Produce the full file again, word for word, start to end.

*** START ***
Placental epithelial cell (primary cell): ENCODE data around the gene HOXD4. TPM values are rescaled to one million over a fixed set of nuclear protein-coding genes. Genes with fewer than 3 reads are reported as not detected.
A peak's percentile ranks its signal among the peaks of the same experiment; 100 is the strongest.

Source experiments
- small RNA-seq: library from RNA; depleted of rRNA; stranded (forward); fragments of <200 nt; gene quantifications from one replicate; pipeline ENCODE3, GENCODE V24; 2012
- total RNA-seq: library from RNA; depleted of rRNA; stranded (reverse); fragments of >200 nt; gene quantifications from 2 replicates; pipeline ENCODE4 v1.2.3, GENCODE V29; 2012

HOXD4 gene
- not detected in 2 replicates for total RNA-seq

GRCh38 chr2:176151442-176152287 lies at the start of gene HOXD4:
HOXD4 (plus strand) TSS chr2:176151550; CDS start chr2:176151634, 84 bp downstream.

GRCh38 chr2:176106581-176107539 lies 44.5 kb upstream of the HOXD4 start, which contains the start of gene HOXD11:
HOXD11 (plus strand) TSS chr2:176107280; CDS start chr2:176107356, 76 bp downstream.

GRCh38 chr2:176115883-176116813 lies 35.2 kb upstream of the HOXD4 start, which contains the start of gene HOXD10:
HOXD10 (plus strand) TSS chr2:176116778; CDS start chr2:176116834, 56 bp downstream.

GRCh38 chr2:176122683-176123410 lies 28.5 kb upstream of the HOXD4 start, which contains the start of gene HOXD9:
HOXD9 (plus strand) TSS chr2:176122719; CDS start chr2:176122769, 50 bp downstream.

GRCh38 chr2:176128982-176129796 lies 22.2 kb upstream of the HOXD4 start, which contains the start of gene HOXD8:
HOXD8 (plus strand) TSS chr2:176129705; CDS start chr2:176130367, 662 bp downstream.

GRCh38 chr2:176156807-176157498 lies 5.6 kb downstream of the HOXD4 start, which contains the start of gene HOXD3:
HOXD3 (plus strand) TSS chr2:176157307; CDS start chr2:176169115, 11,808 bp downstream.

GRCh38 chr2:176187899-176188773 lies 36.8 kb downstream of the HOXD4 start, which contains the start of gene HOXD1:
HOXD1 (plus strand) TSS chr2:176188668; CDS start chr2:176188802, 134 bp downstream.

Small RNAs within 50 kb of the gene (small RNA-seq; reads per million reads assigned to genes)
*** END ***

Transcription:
Placental epithelial cell (primary cell): ENCODE data around the gene HOXD4. TPM values are rescaled to one million over a fixed set of nuclear protein-coding genes. Genes with fewer than 3 reads are reported as not detected.
A peak's percentile ranks its signal among the peaks of the same experiment; 100 is the strongest.

Source experiments
- small RNA-seq: library from RNA; depleted of rRNA; stranded (forward); fragments of <200 nt; gene quantifications from one replicate; pipeline ENCODE3, GENCODE V24; 2012
- total RNA-seq: library from RNA; depleted of rRNA; stranded (reverse); fragments of >200 nt; gene quantifications from 2 replicates; pipeline ENCODE4 v1.2.3, GENCODE V29; 2012

HOXD4 gene
- not detected in 2 replicates for total RNA-seq

GRCh38 chr2:176151442-176152287 lies at the start of gene HOXD4:
HOXD4 (plus strand) TSS chr2:176151550; CDS start chr2:176151634, 84 bp downstream.

GRCh38 chr2:176106581-176107539 lies 44.5 kb upstream of the HOXD4 start, which contains the start of gene HOXD11:
HOXD11 (plus strand) TSS chr2:176107280; CDS start chr2:176107356, 76 bp downstream.

GRCh38 chr2:176115883-176116813 lies 35.2 kb upstream of the HOXD4 start, which contains the start of gene HOXD10:
HOXD10 (plus strand) TSS chr2:176116778; CDS start chr2:176116834, 56 bp downstream.

GRCh38 chr2:176122683-176123410 lies 28.5 kb upstream of the HOXD4 start, which contains the start of gene HOXD9:
HOXD9 (plus strand) TSS chr2:176122719; CDS start chr2:176122769, 50 bp downstream.

GRCh38 chr2:176128982-176129796 lies 22.2 kb upstream of the HOXD4 start, which contains the start of gene HOXD8:
HOXD8 (plus strand) TSS chr2:176129705; CDS start chr2:176130367, 662 bp downstream.

GRCh38 chr2:176156807-176157498 lies 5.6 kb downstream of the HOXD4 start, which contains the start of gene HOXD3:
HOXD3 (plus strand) TSS chr2:176157307; CDS start chr2:176169115, 11,808 bp downstream.

GRCh38 chr2:176187899-176188773 lies 36.8 kb downstream of the HOXD4 start, which contains the start of gene HOXD1:
HOXD1 (plus strand) TSS chr2:176188668; CDS start chr2:176188802, 134 bp downstream.

Small RNAs within 50 kb of the gene (small RNA-seq; reads per million reads assigned to genes)